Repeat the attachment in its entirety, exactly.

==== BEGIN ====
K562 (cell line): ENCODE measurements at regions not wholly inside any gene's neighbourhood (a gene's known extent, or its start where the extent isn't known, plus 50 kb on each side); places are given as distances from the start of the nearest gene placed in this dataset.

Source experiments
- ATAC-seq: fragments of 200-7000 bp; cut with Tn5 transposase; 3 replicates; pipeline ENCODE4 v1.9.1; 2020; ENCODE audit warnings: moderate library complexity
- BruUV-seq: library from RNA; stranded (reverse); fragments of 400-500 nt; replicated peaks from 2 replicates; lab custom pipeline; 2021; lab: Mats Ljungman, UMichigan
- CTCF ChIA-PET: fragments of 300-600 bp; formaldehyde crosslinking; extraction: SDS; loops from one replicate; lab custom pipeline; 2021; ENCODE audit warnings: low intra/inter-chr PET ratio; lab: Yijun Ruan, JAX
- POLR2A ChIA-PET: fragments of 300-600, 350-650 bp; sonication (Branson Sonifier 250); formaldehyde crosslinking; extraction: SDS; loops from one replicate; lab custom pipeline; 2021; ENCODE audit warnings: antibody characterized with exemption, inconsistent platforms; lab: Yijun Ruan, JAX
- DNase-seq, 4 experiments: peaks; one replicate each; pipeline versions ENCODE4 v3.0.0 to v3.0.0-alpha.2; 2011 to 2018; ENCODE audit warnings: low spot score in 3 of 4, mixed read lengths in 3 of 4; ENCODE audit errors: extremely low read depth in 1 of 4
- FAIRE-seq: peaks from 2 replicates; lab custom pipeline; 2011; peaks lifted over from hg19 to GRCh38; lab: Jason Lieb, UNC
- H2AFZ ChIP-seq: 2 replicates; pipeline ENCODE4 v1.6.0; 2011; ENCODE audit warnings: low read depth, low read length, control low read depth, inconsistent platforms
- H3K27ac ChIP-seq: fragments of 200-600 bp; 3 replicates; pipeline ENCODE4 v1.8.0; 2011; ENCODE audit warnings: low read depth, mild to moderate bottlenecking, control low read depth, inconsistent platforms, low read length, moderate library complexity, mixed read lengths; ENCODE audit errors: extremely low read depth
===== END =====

K562 (cell line): ENCODE measurements at regions not wholly inside any gene's neighbourhood (a gene's known extent, or its start where the extent isn't known, plus 50 kb on each side); places are given as distances from the start of the nearest gene placed in this dataset.

Source experiments
- ATAC-seq: fragments of 200-7000 bp; cut with Tn5 transposase; 3 replicates; pipeline ENCODE4 v1.9.1; 2020; ENCODE audit warnings: moderate library complexity
- BruUV-seq: library from RNA; stranded (reverse); fragments of 400-500 nt; replicated peaks from 2 replicates; lab custom pipeline; 2021; lab: Mats Ljungman, UMichigan
- CTCF ChIA-PET: fragments of 300-600 bp; formaldehyde crosslinking; extraction: SDS; loops from one replicate; lab custom pipeline; 2021; ENCODE audit warnings: low intra/inter-chr PET ratio; lab: Yijun Ruan, JAX
- POLR2A ChIA-PET: fragments of 300-600, 350-650 bp; sonication (Branson Sonifier 250); formaldehyde crosslinking; extraction: SDS; loops from one replicate; lab custom pipeline; 2021; ENCODE audit warnings: antibody characterized with exemption, inconsistent platforms; lab: Yijun Ruan, JAX
- DNase-seq, 4 experiments: peaks; one replicate each; pipeline versions ENCODE4 v3.0.0 to v3.0.0-alpha.2; 2011 to 2018; ENCODE audit warnings: low spot score in 3 of 4, mixed read lengths in 3 of 4; ENCODE audit errors: extremely low read depth in 1 of 4
- FAIRE-seq: peaks from 2 replicates; lab custom pipeline; 2011; peaks lifted over from hg19 to GRCh38; lab: Jason Lieb, UNC
- H2AFZ ChIP-seq: 2 replicates; pipeline ENCODE4 v1.6.0; 2011; ENCODE audit warnings: low read depth, low read length, control low read depth, inconsistent platforms
- H3K27ac ChIP-seq: fragments of 200-600 bp; 3 replicates; pipeline ENCODE4 v1.8.0; 2011; ENCODE audit warnings: low read depth, mild to moderate bottlenecking, control low read depth, inconsistent platforms, low read length, moderate library complexity, mixed read lengths; ENCODE audit errors: extremely low read depth